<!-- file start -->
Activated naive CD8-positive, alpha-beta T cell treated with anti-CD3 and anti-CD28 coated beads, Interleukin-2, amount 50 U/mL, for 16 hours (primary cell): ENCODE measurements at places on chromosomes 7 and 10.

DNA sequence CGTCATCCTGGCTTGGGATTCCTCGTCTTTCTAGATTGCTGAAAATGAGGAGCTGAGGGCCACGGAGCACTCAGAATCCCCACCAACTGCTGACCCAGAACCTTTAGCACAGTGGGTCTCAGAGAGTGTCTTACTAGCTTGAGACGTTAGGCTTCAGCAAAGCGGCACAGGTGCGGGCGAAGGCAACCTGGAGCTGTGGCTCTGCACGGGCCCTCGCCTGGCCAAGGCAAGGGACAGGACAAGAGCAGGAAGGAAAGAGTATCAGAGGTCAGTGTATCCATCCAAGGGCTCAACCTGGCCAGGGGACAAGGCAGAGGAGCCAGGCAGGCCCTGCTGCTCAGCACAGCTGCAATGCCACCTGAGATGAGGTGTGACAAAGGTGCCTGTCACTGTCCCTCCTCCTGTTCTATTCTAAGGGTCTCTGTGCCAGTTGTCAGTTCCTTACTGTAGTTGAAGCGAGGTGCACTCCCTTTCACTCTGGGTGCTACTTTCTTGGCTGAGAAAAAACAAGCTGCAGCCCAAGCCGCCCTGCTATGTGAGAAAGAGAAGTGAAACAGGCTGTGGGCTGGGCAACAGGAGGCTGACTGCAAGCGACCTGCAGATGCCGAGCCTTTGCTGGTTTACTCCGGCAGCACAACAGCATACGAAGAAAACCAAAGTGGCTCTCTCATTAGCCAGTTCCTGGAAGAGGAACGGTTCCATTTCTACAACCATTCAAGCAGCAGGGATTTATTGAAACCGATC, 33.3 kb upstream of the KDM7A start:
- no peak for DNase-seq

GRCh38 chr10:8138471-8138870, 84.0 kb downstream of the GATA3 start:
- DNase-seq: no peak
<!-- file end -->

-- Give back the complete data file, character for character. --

Activated naive CD8-positive, alpha-beta T cell treated with anti-CD3 and anti-CD28 coated beads, Interleukin-2, amount 50 U/mL, for 16 hours (primary cell): ENCODE measurements at places on chromosomes 7 and 10.

DNA sequence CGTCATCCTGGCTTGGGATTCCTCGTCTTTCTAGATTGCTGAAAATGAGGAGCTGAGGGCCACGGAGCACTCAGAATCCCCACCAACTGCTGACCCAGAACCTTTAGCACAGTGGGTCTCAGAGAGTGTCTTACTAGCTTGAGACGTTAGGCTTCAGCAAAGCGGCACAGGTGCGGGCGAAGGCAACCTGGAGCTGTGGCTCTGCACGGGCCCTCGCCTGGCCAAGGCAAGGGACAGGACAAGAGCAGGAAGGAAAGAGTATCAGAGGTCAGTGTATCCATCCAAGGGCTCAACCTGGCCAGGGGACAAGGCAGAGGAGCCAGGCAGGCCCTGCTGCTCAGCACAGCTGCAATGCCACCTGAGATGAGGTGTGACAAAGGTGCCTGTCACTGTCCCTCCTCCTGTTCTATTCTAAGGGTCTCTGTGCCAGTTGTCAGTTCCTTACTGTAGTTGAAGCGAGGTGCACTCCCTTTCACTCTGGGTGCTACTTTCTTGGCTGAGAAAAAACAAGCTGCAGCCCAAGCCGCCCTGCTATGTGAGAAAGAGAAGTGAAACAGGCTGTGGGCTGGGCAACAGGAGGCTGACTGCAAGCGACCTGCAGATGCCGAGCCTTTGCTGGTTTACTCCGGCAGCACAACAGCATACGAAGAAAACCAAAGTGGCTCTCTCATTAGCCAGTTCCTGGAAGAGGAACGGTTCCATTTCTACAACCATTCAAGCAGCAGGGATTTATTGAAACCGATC, 33.3 kb upstream of the KDM7A start:
- no peak for DNase-seq

GRCh38 chr10:8138471-8138870, 84.0 kb downstream of the GATA3 start:
- DNase-seq: no peak